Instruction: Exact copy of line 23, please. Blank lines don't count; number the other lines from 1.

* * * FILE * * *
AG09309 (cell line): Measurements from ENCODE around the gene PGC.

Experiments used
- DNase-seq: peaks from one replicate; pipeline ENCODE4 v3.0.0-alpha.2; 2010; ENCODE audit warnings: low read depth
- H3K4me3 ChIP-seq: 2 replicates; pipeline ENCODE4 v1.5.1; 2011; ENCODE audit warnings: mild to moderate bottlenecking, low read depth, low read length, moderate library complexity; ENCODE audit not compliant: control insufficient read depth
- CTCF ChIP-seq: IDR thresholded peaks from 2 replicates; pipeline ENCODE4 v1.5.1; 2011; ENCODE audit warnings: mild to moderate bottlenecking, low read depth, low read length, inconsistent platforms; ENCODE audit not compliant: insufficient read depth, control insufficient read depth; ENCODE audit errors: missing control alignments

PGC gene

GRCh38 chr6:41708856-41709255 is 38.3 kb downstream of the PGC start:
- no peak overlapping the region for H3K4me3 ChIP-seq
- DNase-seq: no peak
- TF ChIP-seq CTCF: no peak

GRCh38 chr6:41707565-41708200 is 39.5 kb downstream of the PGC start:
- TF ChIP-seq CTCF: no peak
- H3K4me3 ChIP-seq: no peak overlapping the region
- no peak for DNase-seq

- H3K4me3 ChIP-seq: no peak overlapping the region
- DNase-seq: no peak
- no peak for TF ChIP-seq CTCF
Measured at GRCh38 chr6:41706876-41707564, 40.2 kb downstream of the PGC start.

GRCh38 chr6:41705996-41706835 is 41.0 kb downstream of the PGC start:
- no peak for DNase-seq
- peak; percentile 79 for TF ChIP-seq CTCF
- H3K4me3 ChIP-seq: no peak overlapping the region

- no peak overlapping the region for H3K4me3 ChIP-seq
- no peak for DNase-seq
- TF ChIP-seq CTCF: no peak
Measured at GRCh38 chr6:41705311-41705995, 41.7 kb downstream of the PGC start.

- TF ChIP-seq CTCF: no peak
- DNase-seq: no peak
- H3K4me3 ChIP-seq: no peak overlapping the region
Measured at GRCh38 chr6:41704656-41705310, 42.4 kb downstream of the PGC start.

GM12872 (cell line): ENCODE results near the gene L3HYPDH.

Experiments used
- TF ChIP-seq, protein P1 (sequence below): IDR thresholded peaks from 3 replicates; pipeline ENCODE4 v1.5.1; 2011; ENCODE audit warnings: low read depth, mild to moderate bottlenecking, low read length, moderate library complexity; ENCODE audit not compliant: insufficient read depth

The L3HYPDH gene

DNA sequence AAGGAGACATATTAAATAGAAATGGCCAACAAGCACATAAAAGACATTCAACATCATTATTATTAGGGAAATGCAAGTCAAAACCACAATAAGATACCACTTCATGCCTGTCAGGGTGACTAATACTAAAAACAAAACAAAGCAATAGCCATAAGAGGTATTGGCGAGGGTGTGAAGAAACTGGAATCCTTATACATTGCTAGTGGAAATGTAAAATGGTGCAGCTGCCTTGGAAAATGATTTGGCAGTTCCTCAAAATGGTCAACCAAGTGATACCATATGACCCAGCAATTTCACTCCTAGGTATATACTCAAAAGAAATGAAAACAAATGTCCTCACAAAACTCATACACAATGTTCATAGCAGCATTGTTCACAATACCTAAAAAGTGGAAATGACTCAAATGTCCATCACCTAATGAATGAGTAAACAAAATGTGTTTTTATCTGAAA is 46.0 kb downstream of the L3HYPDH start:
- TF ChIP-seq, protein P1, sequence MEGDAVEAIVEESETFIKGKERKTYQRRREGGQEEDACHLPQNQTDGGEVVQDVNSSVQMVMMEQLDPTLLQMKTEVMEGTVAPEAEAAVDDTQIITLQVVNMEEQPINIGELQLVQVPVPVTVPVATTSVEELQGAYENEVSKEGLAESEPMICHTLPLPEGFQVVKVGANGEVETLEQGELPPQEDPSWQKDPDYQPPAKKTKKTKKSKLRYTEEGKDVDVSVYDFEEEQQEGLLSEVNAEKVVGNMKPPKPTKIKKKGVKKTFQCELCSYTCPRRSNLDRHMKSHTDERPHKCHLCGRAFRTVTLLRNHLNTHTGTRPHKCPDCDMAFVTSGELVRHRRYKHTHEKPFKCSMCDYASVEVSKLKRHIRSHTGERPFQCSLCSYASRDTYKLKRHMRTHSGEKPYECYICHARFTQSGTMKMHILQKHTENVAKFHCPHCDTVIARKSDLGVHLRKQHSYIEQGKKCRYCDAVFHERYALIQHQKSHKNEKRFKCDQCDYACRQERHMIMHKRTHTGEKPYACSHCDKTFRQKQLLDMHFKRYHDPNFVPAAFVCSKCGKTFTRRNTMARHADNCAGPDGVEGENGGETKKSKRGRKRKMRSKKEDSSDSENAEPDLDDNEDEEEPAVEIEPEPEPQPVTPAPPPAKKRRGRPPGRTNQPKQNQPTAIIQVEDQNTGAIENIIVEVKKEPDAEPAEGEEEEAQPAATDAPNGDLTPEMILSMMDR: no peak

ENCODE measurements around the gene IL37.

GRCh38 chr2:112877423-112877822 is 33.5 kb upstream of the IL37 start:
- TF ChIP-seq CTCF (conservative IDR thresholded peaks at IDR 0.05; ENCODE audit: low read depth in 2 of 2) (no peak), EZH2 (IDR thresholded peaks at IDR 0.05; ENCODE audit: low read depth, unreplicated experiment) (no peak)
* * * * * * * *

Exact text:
- no peak overlapping the region for H3K4me3 ChIP-seq